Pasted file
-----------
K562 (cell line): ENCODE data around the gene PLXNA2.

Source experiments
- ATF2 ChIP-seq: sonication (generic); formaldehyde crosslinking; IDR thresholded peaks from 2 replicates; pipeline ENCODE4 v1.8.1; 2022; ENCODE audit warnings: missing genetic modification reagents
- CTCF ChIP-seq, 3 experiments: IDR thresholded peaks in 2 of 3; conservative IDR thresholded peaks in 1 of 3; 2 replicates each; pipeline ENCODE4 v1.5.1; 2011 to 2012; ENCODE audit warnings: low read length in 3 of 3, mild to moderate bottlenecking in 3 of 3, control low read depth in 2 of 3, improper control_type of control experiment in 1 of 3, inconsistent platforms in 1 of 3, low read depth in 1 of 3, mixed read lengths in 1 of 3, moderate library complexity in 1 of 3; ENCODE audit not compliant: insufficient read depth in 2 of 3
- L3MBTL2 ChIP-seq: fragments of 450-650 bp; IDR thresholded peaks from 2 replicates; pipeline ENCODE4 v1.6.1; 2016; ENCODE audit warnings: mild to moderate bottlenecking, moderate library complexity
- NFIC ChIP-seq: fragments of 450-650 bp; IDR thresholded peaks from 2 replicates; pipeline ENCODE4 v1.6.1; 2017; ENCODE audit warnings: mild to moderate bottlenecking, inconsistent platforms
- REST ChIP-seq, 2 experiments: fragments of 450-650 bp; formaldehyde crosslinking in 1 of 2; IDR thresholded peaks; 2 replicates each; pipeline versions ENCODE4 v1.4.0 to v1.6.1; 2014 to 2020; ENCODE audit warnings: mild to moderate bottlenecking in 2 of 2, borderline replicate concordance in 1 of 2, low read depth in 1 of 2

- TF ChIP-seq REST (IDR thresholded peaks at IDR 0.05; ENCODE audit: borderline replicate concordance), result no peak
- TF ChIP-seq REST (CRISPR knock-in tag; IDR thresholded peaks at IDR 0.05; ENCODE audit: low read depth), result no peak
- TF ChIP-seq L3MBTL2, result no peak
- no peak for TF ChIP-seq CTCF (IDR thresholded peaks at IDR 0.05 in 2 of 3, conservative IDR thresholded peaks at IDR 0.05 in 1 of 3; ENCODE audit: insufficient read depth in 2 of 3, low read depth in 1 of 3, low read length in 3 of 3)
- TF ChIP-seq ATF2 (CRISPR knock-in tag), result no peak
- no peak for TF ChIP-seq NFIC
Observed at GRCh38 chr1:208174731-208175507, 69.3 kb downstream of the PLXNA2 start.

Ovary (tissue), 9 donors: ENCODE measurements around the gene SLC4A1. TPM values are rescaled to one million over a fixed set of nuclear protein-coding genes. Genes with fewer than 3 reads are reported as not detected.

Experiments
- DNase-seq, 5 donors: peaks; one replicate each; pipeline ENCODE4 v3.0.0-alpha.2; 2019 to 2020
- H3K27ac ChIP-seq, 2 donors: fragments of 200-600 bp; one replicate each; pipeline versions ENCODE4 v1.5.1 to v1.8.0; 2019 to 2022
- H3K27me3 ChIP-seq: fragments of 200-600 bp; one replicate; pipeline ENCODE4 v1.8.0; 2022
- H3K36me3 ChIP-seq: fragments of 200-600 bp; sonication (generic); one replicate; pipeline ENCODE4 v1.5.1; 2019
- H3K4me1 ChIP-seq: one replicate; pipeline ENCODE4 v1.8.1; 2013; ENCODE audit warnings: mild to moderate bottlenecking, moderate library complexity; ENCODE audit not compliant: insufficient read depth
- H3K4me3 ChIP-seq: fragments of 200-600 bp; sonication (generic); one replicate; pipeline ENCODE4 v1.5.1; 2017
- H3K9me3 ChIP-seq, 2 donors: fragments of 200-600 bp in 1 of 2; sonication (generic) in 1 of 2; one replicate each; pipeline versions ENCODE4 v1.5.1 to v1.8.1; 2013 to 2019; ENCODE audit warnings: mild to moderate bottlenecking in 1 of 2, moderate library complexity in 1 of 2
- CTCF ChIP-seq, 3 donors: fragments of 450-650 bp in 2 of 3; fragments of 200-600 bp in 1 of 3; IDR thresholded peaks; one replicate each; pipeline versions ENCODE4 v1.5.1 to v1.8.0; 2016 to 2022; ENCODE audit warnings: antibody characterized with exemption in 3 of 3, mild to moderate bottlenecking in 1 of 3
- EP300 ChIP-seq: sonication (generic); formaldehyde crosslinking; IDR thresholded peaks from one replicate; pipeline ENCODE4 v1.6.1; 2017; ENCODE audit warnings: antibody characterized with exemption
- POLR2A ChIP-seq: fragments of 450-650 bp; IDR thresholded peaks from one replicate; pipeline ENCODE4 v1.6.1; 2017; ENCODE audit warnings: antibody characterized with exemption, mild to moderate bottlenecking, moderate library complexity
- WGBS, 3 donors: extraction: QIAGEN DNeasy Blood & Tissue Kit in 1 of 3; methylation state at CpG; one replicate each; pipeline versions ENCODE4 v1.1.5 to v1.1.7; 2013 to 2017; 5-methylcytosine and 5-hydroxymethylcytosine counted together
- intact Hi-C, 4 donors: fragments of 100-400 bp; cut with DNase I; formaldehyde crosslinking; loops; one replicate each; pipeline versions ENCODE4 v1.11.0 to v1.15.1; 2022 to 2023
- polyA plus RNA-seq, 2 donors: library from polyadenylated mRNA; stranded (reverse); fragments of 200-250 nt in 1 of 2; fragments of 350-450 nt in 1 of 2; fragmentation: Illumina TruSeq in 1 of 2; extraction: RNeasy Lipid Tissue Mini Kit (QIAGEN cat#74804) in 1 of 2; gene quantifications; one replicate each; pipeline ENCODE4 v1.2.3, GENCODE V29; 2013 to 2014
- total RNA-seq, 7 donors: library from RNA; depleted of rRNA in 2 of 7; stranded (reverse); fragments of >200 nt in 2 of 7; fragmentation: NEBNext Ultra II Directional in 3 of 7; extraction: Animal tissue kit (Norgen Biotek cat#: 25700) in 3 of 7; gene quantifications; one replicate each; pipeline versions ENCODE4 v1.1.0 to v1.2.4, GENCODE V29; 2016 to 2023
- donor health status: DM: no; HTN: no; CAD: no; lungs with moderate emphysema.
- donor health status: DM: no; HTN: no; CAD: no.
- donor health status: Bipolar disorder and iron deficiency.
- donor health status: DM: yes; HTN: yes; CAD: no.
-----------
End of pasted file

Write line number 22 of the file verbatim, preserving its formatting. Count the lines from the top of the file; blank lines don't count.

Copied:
- H3K4me3 ChIP-seq: fragments of 200-600 bp; sonication (generic); one replicate; pipeline ENCODE4 v1.5.1; 2017